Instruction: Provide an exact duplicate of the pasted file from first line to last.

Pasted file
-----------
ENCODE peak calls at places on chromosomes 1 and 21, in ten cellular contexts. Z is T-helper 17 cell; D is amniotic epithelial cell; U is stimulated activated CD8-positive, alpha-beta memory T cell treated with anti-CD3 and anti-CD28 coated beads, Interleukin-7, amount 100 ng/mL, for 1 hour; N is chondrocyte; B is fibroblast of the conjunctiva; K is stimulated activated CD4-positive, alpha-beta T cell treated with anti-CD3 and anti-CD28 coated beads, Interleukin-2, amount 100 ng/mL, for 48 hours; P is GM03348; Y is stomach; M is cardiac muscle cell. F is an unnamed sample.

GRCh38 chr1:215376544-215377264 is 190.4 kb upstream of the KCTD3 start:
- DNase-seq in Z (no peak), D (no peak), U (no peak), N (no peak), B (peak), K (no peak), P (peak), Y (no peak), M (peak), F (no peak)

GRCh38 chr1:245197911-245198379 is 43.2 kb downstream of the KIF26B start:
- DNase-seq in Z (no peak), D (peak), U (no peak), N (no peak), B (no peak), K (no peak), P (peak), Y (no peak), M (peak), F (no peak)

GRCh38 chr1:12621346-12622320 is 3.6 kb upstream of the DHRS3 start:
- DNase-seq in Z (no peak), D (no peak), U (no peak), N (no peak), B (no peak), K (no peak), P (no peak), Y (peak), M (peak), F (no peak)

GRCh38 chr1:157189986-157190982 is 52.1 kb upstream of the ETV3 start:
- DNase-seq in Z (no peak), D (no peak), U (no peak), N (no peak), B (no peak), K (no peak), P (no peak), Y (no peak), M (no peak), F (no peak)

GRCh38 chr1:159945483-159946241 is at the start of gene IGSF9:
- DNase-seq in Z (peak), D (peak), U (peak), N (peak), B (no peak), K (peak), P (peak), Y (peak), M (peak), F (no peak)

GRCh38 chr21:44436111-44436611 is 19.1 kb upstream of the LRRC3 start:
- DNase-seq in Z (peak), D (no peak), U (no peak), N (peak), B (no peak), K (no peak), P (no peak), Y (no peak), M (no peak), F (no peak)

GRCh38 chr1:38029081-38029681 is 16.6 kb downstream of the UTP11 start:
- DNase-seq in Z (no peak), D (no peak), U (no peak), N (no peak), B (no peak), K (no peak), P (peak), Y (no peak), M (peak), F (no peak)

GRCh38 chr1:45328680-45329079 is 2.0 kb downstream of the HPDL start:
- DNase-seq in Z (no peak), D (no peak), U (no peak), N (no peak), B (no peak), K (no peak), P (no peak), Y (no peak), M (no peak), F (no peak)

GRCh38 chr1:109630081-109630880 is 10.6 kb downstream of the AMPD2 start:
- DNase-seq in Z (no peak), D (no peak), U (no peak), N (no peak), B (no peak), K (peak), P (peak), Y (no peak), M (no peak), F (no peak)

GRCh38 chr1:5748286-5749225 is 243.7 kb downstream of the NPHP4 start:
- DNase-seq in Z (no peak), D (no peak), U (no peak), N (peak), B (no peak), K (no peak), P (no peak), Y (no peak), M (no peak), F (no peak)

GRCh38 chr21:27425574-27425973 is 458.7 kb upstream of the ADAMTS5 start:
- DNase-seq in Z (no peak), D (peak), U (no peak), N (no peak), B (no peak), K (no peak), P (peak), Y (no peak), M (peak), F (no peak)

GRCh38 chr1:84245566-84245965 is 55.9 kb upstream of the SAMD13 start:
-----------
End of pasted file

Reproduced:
ENCODE peak calls at places on chromosomes 1 and 21, in ten cellular contexts. Z is T-helper 17 cell; D is amniotic epithelial cell; U is stimulated activated CD8-positive, alpha-beta memory T cell treated with anti-CD3 and anti-CD28 coated beads, Interleukin-7, amount 100 ng/mL, for 1 hour; N is chondrocyte; B is fibroblast of the conjunctiva; K is stimulated activated CD4-positive, alpha-beta T cell treated with anti-CD3 and anti-CD28 coated beads, Interleukin-2, amount 100 ng/mL, for 48 hours; P is GM03348; Y is stomach; M is cardiac muscle cell. F is an unnamed sample.

GRCh38 chr1:215376544-215377264 is 190.4 kb upstream of the KCTD3 start:
- DNase-seq in Z (no peak), D (no peak), U (no peak), N (no peak), B (peak), K (no peak), P (peak), Y (no peak), M (peak), F (no peak)

GRCh38 chr1:245197911-245198379 is 43.2 kb downstream of the KIF26B start:
- DNase-seq in Z (no peak), D (peak), U (no peak), N (no peak), B (no peak), K (no peak), P (peak), Y (no peak), M (peak), F (no peak)

GRCh38 chr1:12621346-12622320 is 3.6 kb upstream of the DHRS3 start:
- DNase-seq in Z (no peak), D (no peak), U (no peak), N (no peak), B (no peak), K (no peak), P (no peak), Y (peak), M (peak), F (no peak)

GRCh38 chr1:157189986-157190982 is 52.1 kb upstream of the ETV3 start:
- DNase-seq in Z (no peak), D (no peak), U (no peak), N (no peak), B (no peak), K (no peak), P (no peak), Y (no peak), M (no peak), F (no peak)

GRCh38 chr1:159945483-159946241 is at the start of gene IGSF9:
- DNase-seq in Z (peak), D (peak), U (peak), N (peak), B (no peak), K (peak), P (peak), Y (peak), M (peak), F (no peak)

GRCh38 chr21:44436111-44436611 is 19.1 kb upstream of the LRRC3 start:
- DNase-seq in Z (peak), D (no peak), U (no peak), N (peak), B (no peak), K (no peak), P (no peak), Y (no peak), M (no peak), F (no peak)

GRCh38 chr1:38029081-38029681 is 16.6 kb downstream of the UTP11 start:
- DNase-seq in Z (no peak), D (no peak), U (no peak), N (no peak), B (no peak), K (no peak), P (peak), Y (no peak), M (peak), F (no peak)

GRCh38 chr1:45328680-45329079 is 2.0 kb downstream of the HPDL start:
- DNase-seq in Z (no peak), D (no peak), U (no peak), N (no peak), B (no peak), K (no peak), P (no peak), Y (no peak), M (no peak), F (no peak)

GRCh38 chr1:109630081-109630880 is 10.6 kb downstream of the AMPD2 start:
- DNase-seq in Z (no peak), D (no peak), U (no peak), N (no peak), B (no peak), K (peak), P (peak), Y (no peak), M (no peak), F (no peak)

GRCh38 chr1:5748286-5749225 is 243.7 kb downstream of the NPHP4 start:
- DNase-seq in Z (no peak), D (no peak), U (no peak), N (peak), B (no peak), K (no peak), P (no peak), Y (no peak), M (no peak), F (no peak)

GRCh38 chr21:27425574-27425973 is 458.7 kb upstream of the ADAMTS5 start:
- DNase-seq in Z (no peak), D (peak), U (no peak), N (no peak), B (no peak), K (no peak), P (peak), Y (no peak), M (peak), F (no peak)

GRCh38 chr1:84245566-84245965 is 55.9 kb upstream of the SAMD13 start: